The researchers seemed genuinely surprised that psychological variables such as subjective health and mental processing speed were better predictors of mortality risk than all the other predictors they studied. It has long been known that remaining cognitively active is associated with aging well, but it has never been clear if the cognitive activity is the cause of healthy old age or the result of remaining healthy into one’s golden years. The findings of this study confirm the association between the two domains, but cannot resolve how the cause-and-effect relationship plays out.

In a completely unrelated study published in 2003, researchers asked college students to rate the attractiveness and perceived health of individuals in photographs from the 1920s taken from high school yearbooks. The researchers then tracked down the age of death for the people whose pictures were rated. They discovered that having a handsome or beautiful face as a teenager predicted a long life but, ironically, participants’ judgments about the perceived health of the photographed individuals were completely unrelated to how long they lived. I replicated this finding several times in projects in my Evolution and Human Behavior class by having students do the same thing with photographs taken from Knox College yearbooks from the 1920s.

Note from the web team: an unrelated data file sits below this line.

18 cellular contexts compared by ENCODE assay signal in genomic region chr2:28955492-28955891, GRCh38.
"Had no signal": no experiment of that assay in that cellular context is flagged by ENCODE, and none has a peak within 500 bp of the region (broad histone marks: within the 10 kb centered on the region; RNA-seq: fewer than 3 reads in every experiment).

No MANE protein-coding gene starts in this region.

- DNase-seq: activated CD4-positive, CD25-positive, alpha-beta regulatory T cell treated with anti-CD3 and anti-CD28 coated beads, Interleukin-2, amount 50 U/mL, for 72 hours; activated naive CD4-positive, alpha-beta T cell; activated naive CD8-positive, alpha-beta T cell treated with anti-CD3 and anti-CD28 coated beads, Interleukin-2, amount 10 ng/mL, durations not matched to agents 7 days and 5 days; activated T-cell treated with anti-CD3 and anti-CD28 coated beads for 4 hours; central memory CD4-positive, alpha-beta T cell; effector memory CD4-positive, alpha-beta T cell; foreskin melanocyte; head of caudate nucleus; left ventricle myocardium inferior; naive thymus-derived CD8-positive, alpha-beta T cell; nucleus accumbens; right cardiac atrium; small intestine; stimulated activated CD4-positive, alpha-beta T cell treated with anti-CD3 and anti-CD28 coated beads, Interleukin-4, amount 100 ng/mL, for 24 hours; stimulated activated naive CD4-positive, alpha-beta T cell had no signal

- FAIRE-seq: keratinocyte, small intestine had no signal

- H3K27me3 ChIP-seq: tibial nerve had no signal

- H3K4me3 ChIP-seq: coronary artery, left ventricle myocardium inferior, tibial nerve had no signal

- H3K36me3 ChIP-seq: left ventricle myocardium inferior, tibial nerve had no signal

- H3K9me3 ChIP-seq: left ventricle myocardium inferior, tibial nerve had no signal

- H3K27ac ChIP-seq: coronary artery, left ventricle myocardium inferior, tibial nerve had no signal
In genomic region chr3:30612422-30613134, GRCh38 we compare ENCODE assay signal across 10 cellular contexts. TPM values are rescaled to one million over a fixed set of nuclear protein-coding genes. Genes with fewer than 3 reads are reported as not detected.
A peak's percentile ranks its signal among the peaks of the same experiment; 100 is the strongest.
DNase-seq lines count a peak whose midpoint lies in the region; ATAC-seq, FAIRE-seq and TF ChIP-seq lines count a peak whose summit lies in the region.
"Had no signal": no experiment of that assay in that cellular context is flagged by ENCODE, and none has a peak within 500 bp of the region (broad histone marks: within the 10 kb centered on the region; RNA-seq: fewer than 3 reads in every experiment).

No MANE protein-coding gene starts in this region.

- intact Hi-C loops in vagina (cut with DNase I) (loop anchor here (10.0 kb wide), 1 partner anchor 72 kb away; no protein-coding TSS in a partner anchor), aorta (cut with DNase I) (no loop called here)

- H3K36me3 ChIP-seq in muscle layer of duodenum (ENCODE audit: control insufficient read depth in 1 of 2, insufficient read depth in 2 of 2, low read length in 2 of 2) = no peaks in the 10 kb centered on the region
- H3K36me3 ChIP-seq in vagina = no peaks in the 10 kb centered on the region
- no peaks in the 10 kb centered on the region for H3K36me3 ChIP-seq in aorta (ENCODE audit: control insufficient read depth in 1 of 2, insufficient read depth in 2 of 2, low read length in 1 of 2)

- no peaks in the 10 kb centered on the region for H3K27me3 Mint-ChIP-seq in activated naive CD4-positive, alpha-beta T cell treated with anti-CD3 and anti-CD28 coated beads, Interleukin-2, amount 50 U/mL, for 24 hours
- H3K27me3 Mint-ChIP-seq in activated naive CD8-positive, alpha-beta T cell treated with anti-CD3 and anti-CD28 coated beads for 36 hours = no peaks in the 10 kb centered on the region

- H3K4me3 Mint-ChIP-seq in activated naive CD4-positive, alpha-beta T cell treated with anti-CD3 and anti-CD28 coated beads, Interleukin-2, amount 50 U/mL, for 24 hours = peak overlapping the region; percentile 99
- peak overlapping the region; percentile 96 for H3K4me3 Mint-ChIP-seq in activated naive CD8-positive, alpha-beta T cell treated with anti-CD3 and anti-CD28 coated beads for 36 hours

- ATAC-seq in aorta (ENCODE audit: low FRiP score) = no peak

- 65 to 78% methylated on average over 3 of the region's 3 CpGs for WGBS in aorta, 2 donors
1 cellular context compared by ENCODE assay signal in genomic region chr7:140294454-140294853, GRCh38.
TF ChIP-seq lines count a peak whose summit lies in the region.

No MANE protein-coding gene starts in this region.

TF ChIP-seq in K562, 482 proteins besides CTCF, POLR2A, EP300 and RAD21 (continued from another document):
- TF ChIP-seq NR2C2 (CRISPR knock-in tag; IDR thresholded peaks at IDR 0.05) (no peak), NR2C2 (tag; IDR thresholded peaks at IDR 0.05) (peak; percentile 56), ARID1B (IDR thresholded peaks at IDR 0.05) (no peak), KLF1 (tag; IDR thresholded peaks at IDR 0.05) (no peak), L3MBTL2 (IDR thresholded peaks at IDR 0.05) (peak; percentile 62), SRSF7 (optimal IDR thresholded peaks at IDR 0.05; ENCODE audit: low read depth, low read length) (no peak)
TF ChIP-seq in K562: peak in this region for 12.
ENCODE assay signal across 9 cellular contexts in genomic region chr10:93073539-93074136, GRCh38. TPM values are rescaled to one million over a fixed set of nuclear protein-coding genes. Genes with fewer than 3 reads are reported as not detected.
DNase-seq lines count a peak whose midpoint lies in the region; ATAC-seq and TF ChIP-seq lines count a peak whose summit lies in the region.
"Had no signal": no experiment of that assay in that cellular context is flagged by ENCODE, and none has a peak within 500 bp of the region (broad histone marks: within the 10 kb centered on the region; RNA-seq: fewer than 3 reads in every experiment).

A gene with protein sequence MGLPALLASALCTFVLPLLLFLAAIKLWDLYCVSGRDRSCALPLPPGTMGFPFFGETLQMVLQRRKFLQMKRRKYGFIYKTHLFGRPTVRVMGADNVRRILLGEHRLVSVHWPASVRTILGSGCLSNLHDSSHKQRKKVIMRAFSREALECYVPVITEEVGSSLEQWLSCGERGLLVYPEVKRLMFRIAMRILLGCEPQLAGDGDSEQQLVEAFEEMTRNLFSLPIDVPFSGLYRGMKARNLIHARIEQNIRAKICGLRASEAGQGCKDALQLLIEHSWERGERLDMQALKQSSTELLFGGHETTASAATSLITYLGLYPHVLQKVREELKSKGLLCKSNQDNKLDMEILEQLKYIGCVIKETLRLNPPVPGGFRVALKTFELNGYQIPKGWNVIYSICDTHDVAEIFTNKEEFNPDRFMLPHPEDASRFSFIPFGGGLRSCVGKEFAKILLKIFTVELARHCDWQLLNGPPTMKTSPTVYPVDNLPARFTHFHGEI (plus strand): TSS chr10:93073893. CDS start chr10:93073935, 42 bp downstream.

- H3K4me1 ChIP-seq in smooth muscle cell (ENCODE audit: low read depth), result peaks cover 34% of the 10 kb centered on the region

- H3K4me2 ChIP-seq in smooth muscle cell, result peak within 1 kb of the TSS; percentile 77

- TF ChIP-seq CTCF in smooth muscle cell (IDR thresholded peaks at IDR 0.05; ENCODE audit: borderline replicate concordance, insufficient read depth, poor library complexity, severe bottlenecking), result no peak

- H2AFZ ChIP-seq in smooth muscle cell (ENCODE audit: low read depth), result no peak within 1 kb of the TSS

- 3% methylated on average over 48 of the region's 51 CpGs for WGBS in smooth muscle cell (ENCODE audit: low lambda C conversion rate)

The explanation for a pretty face predicting a longer life appears to be that attractive faces are symmetrical and “normal”—average in terms of things like size of nose, distance between the eyes, etc. These qualities may reflect a lack of unusual genes, good health, and freedom from parasites or physical trauma—all of which are good if you wish to live long and prosper.

Posted May 09, 2016     Frank T. McAndrew Ph.D.     Out of the Ooze